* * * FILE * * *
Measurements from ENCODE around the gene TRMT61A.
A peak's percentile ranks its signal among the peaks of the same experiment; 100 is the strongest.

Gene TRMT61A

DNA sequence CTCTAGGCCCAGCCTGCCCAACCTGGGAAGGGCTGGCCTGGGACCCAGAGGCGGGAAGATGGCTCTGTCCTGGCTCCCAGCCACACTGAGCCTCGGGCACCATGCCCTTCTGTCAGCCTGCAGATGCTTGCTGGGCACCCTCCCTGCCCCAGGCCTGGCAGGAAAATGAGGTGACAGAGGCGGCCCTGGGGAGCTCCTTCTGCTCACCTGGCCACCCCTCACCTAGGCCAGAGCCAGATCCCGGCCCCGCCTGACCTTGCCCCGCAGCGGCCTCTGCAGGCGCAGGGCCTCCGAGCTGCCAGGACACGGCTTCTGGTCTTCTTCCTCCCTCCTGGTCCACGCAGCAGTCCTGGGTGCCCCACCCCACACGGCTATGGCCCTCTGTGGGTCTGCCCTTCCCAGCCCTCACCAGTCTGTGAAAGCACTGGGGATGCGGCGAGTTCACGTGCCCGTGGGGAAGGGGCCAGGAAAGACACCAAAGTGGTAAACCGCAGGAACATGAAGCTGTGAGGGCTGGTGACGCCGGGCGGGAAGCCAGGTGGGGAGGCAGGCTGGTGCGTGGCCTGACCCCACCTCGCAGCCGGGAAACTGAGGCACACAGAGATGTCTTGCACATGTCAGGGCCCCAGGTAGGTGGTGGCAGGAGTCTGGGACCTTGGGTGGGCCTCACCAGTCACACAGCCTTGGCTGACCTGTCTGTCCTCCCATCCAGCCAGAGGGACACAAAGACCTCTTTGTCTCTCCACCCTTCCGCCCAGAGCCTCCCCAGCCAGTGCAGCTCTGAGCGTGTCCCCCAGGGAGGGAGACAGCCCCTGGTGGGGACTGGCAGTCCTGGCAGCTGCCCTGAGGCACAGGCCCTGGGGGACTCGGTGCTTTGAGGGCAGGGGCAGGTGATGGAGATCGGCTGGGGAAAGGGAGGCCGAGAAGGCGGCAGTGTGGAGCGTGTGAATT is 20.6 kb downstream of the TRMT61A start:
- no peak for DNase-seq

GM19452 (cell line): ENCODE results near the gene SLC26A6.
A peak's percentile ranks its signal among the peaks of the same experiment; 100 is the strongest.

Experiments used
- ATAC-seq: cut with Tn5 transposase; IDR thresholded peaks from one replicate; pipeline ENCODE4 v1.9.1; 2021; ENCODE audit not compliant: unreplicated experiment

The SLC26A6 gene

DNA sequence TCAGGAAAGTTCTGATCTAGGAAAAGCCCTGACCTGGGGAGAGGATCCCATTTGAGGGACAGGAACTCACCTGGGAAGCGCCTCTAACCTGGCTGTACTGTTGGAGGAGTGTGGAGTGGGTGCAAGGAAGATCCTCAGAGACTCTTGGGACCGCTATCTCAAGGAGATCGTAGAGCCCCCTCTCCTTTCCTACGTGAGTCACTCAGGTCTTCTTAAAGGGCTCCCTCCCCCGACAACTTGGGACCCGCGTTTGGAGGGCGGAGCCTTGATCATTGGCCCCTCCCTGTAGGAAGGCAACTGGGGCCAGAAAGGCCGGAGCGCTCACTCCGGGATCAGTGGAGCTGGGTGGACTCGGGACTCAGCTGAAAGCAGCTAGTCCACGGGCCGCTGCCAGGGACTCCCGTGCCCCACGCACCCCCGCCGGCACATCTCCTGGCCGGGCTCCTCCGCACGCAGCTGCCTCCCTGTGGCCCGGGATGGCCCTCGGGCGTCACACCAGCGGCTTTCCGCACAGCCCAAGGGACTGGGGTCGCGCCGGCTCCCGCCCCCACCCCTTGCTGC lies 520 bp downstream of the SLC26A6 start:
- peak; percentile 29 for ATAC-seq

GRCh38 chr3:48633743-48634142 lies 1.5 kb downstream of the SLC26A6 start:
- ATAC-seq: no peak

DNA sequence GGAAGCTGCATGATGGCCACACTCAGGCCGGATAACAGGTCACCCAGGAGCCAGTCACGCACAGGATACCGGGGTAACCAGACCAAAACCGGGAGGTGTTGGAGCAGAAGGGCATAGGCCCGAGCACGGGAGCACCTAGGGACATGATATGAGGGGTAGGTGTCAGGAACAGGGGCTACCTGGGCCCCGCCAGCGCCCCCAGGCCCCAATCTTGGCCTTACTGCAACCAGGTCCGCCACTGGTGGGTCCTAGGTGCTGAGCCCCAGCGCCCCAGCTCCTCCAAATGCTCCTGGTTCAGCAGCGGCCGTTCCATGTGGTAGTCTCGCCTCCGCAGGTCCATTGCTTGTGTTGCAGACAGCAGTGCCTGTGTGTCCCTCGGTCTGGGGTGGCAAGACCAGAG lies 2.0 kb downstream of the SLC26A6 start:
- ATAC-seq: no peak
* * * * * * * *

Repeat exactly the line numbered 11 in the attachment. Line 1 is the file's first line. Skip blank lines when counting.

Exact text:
DNA sequence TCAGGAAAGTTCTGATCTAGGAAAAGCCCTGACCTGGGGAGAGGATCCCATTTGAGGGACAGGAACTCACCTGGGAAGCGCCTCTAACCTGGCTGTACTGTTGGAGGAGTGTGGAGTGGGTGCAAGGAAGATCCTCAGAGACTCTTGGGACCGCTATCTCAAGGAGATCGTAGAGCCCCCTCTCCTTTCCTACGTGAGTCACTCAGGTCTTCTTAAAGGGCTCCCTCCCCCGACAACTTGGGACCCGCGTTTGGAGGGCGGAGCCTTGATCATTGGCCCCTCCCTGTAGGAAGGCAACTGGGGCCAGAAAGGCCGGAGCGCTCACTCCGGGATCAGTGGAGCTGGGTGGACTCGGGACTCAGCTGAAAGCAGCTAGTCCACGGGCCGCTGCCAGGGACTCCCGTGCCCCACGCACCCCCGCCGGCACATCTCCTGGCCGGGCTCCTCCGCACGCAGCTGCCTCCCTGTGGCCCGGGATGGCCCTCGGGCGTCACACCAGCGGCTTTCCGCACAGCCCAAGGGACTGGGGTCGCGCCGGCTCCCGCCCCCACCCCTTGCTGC lies 520 bp downstream of the SLC26A6 start: